American educator Derek Bok once said, ?If you think education is expensive, try ignorance.? If you have the guts to explore your own ignorance, I invite you to conduct your own science experiment and eliminate sugar, processed foods, or meat from your diet and record what you observe. After my experiment with sugar deprivation I decided to purchase a book for some levity, so I snatched up a copy of Does This Clutter Make My Butt Look Fat? by Peter Walsh. After reading Walsh I was not only inspired to purge my kitchen cupboards but the rest of the house, too. As I surveyed the house I began to realize I have a lot of stuff. Let me clarify: I have a lot of unnecessary stuff. The very act of donating boxes and bags of excess ?stuff? to Goodwill enabled me to wake up to my own excess.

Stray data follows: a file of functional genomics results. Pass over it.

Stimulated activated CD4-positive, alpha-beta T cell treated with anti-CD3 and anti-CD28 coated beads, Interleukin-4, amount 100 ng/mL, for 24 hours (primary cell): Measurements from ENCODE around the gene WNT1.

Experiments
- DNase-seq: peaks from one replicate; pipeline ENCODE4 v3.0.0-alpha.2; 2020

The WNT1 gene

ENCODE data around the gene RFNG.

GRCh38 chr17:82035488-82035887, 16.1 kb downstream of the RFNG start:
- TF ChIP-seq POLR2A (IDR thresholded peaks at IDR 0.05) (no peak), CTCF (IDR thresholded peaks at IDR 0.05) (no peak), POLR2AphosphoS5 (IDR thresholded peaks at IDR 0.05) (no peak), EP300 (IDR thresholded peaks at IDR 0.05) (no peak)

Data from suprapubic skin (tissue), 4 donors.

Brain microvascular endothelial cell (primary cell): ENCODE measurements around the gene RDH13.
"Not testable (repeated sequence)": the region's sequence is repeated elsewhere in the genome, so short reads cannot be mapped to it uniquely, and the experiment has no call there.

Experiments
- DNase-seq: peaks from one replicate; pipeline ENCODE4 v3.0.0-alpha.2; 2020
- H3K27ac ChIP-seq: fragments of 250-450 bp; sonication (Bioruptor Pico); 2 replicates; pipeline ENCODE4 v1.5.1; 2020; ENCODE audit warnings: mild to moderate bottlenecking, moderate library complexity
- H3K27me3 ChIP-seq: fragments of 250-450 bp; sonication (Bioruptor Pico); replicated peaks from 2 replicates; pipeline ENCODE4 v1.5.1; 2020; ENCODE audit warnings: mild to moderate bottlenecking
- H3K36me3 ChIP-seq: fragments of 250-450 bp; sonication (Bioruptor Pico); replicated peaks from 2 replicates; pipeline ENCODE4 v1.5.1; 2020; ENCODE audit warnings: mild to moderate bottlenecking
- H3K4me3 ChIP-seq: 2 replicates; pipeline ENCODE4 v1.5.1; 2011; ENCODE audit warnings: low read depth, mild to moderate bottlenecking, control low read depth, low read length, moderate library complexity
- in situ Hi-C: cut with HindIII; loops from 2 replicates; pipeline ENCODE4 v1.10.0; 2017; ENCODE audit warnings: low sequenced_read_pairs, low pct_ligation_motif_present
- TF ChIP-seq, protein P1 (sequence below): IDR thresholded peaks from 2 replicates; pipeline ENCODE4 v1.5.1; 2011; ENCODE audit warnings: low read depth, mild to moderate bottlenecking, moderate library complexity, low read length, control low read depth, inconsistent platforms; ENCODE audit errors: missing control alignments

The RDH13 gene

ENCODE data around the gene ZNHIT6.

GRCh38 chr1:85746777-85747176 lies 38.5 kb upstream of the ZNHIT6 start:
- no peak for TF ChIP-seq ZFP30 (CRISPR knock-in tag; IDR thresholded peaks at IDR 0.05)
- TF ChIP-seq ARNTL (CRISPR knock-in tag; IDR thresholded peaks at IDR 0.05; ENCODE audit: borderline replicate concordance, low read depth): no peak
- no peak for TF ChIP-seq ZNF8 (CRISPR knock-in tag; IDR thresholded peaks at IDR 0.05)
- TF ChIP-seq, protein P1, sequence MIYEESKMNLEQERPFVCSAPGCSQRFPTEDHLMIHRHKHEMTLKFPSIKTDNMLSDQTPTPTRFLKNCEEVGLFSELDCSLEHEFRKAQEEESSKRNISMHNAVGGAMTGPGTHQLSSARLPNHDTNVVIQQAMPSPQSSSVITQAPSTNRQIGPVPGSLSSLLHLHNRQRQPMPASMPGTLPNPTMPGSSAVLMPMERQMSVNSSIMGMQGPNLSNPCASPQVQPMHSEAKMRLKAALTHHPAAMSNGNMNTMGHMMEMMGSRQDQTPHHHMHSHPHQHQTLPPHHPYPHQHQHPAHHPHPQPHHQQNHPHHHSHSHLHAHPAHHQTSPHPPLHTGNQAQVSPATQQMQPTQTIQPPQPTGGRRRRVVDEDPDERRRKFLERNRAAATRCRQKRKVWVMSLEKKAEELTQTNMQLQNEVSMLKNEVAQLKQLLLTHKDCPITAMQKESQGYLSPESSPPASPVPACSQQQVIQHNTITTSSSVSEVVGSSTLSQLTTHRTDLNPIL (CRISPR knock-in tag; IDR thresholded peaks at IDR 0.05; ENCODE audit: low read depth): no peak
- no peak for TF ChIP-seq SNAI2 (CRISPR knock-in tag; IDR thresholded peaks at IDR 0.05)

If you are at all like me you, too, have a subconscious penchant for excess. If we don’t address this epidemic, like obesity itself, I wonder what will happen to us as a species. Once we have destroyed and consumed every other living thing, what will be left to eat? I wonder if we will go the way of the 1973 science fiction thriller Soylent Green? For those who are unfamiliar with the movie, it is based on Harry Harrison’s 1966 sci-fi book Make Room! Make Room! and takes place in New York City in the not too distant future of 2022.
In that world, some 40 million New Yorkers struggle to say alive, most living in the streets. Surviving on ever-depleting rations, the government comes up with a sustainable solution: feed the people, people. Okay, so perhaps that concept is a bit of a stretch. But since we do live in a world that is obsessed with consumption’soda pop, candy, fast food, cars, clothes, electronics, whatever?I have to concede It’s possible that we will, some day, run out of food.